What Betty White Wrought: TV’s Troublesome Depiction of the Elderly

12/11/2013 11:20 AM |

derek tv show ricky gervais

Old people have long had a hard time finding dignified representation on television. “Kaye Ballard and Eve Arden were being annoying on The Mothers-in-Law back when Lyndon B. Johnson was president,” Neil Genzlinger wrote in an essay, “TV’s Problematic Portrayal of Aging,” in the Times last month. There was Sideshow Bob’s rueful discovery in 1995 that Vanessa Redgrave, then almost 60, had been drafted onto the small screen and given a catchphrase: “Let’s haul ass to Lollapalooza!” And there was Mona from Who’s the Boss in the 80s, the kooky grandma who always had a double entendre ready to quip.


Of course, there have always been exceptions, especially on CBS, whose median viewer age recently climbed to 58.2, where you can find older people like the 62-year-old Mark Harmon solving crimes on NCIS. Old people have always liked to watch older people: Matlock, Columbo, Dick Van Dyke on Diagnosis: Murder (which aired on CBS in the 90s). But in comedies, as the deliverers of crude punchlines, it’s only gotten worse for the elderly. I blame Betty White: in 2010, the campaign to have her host SNL reached its peak and we decided as a culture that it was funny to hear her say anything about sex because she had become famous playing a golden ager and now was even older. The smut-talking grandma wasn’t a new character-type, but White transformed it into an archetype.

Which brings us to today. “On television these days, if a character is yacking about flatulence, making randy remarks to a member of the opposite sex or being baffled by simple things, that character is likely to have some gray hair,” Genzlinger wrote. “Somehow, it seems, the TV gods have decided that characters old enough to have adult children need to be vulgar, inappropriate or moronic. Or all three.” His evidence: Margo Martindale and Beau Bridges on The Millers, Allison Janney on Mom, James Caan on Back in the Game, Ellen Barkin on The New Normal, Martin Mull and Peter Riegert on Dads, Garrett Morris on 2 Broke Girls, and so on. And that’s just this season and last.

But there is a new show treating the elderly with dignity and respect—for the most part—and that’s Ricky Gervais’s Derek, exported from the UK to our shores by Netflix (though available elsewhere on the web for those without an account). The mean-mouthed Golden Globes host plays a possibly autistic staffer at a small nursing home in the UK; the other main characters are the home’s fix-it man and its nurse. Always in the background though are a sea of white heads: the home’s residents, knitting, playing chess, reading, passing the days placidly until they die. And die they do: I’ve watched the first four (of seven episodes), and already two residents have gone gently into that good night.

Before they do, though, Gervais takes great pains to humanize them. In Episode 4 (or 3, if you don’t count the Pilot as Episode 1), one of the resident’s daughters, a “gobby cow,” impatiently waits for her mother to die so she can inherit her wedding ring; but the staff make sure to ask her questions about it: how did your husband afford it? How did you feel when he told you? Which lead to sweet, heartwarming answers about young love and the things it makes us do.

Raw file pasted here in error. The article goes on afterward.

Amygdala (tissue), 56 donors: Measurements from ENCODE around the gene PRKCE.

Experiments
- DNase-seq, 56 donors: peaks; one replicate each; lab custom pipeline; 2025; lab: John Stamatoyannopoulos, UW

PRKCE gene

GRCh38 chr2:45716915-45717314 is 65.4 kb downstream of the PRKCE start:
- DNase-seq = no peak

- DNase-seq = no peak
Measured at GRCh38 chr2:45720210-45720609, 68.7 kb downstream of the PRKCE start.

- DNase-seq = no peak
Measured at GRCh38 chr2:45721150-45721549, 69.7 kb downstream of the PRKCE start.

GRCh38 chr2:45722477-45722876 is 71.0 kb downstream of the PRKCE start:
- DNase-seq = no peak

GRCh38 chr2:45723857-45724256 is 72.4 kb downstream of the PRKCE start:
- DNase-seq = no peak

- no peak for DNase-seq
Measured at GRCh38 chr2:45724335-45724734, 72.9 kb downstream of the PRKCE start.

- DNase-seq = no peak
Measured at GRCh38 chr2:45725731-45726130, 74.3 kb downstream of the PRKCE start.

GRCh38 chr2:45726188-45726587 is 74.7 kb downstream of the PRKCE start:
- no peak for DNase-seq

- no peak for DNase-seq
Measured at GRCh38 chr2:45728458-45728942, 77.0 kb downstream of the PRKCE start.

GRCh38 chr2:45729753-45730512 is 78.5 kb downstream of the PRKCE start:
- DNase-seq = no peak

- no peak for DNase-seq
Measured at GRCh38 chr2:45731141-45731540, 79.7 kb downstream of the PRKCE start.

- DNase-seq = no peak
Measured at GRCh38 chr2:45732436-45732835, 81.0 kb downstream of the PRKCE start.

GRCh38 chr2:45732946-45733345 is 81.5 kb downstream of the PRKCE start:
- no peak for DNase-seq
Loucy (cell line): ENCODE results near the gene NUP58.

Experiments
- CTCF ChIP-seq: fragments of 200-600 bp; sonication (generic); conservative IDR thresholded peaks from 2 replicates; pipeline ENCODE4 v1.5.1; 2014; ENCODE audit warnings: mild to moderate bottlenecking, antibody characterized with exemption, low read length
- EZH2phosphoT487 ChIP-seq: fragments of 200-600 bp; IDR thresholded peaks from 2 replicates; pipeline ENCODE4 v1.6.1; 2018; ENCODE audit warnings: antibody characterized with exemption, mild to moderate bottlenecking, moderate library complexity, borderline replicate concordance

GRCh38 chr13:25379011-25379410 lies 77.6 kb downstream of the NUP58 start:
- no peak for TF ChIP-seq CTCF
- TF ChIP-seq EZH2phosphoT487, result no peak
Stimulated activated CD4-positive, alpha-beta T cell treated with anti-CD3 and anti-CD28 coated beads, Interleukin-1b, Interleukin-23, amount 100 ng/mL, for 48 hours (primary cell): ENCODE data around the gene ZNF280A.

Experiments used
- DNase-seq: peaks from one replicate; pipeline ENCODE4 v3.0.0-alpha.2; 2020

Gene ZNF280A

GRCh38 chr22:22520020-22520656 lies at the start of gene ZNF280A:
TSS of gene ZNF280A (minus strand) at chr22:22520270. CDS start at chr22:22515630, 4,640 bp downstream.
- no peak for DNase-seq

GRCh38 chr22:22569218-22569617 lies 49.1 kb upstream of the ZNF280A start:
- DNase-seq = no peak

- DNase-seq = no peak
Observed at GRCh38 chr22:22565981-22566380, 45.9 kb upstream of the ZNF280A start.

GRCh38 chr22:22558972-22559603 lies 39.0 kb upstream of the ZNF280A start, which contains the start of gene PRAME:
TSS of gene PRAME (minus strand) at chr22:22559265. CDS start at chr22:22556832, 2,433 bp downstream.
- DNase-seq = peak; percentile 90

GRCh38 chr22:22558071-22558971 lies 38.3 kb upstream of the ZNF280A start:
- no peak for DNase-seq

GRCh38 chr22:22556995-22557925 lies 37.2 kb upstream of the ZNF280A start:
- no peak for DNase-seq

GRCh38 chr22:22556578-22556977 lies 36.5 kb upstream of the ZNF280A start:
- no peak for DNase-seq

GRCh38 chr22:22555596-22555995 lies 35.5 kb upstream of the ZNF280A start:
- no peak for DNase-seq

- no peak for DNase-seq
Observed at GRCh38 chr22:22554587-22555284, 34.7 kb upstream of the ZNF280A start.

More notably, in the previous episode, a raucous dance party ends with the residents drifting off to sleep, their dreams of their bygone youths depicted in super-8: smoking pipes, diving off a high board. Accompanied by Radiohead’s “Bones,” the bit plays like a Literal Version music video, showing off Gervais’s worst instincts on the show for the mawkish and earnest, what Mike Hale dismisses as “consistently, numbingly sincere.” Still, given the way the elderly have been so written-off by so many television programs, particularly lately, you could forgive Gervais the excesses of his corrective.

There’s often a real jolt to these moments: it is easy for young people (say, under 50?) to write off the elderly, whether as individuals or in groups, as “old people.” In real life, our grandparents (or elderly parents) aren’t always the ones with a randy comeback—in fact, we often don’t really know them at all outside of their roles as benign caretakers, and so we can lose sight of their sharing in ordinary human experiences: that they loved, had sex, worried about money, cried, washed sand out of their hair, looked at stars, felt autumn breezes and wasted afternoons. (Everyone of course has different families, some without grandparents, some with horrible grandparents. I’m writing from a mix of personal experience and cultural stereotype.)

Genzlinger suggests that the way we portray old folk now is the revenge of a younger generation sick of hearing that their culture doesn’t measure up to the baby boomers’. But I think it’s simpler: we don’t know our old people—either because we haven’t asked, or because they don’t want to tell—so we imagine it’d be funny if secretly they were just impudent foul-mouths. Derek takes the opposite tack—it imagines what they might really be like, finding pathos and leaving most of the yuks to the young.

Follow Henry Stewart on Twitter @henrycstewart

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